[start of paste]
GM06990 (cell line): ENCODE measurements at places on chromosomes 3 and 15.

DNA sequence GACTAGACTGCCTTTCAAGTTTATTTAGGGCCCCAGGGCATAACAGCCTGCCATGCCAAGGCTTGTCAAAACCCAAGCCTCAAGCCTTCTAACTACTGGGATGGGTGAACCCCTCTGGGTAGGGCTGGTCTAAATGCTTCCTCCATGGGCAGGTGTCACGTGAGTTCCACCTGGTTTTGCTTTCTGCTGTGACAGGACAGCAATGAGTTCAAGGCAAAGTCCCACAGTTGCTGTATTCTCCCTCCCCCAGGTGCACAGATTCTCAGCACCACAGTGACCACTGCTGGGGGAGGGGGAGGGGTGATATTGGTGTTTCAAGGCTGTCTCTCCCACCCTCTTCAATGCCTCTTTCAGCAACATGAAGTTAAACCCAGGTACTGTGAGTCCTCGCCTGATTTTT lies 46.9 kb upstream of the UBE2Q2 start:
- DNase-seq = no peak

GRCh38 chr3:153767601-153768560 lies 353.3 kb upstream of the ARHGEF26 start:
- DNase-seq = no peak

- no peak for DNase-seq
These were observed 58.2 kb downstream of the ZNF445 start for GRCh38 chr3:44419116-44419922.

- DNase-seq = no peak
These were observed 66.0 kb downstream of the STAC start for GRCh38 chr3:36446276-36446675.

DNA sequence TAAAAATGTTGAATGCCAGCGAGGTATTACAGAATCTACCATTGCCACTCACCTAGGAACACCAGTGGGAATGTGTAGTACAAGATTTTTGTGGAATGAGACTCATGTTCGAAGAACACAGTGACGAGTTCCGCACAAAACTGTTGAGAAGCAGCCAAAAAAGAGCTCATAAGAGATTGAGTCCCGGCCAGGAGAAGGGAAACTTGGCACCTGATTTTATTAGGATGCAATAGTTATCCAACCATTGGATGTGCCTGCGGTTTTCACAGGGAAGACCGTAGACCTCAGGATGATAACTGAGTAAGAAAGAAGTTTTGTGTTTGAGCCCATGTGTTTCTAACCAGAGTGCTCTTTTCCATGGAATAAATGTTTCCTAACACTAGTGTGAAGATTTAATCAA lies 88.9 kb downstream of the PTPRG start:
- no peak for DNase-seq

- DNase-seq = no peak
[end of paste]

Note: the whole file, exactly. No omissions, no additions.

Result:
GM06990 (cell line): ENCODE measurements at places on chromosomes 3 and 15.

DNA sequence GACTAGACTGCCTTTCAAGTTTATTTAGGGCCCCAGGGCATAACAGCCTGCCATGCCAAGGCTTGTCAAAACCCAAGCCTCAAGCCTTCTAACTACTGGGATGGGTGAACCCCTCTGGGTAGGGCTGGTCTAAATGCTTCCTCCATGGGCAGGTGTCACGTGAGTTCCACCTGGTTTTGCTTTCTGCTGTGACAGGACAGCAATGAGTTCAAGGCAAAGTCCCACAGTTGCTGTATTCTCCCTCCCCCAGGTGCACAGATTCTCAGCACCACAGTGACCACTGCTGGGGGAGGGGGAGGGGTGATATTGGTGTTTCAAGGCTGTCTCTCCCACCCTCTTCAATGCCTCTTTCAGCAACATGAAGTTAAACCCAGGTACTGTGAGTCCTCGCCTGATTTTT lies 46.9 kb upstream of the UBE2Q2 start:
- DNase-seq = no peak

GRCh38 chr3:153767601-153768560 lies 353.3 kb upstream of the ARHGEF26 start:
- DNase-seq = no peak

- no peak for DNase-seq
These were observed 58.2 kb downstream of the ZNF445 start for GRCh38 chr3:44419116-44419922.

- DNase-seq = no peak
These were observed 66.0 kb downstream of the STAC start for GRCh38 chr3:36446276-36446675.

DNA sequence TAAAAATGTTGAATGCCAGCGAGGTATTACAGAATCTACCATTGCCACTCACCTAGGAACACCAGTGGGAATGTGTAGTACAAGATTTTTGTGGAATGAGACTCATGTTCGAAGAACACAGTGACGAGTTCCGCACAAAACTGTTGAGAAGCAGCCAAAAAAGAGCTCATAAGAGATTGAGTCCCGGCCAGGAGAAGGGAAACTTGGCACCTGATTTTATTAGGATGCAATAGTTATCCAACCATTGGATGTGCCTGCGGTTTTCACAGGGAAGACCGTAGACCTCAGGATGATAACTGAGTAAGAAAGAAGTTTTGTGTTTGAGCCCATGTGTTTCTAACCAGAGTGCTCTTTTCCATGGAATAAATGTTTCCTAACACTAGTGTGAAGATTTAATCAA lies 88.9 kb downstream of the PTPRG start:
- no peak for DNase-seq

- DNase-seq = no peak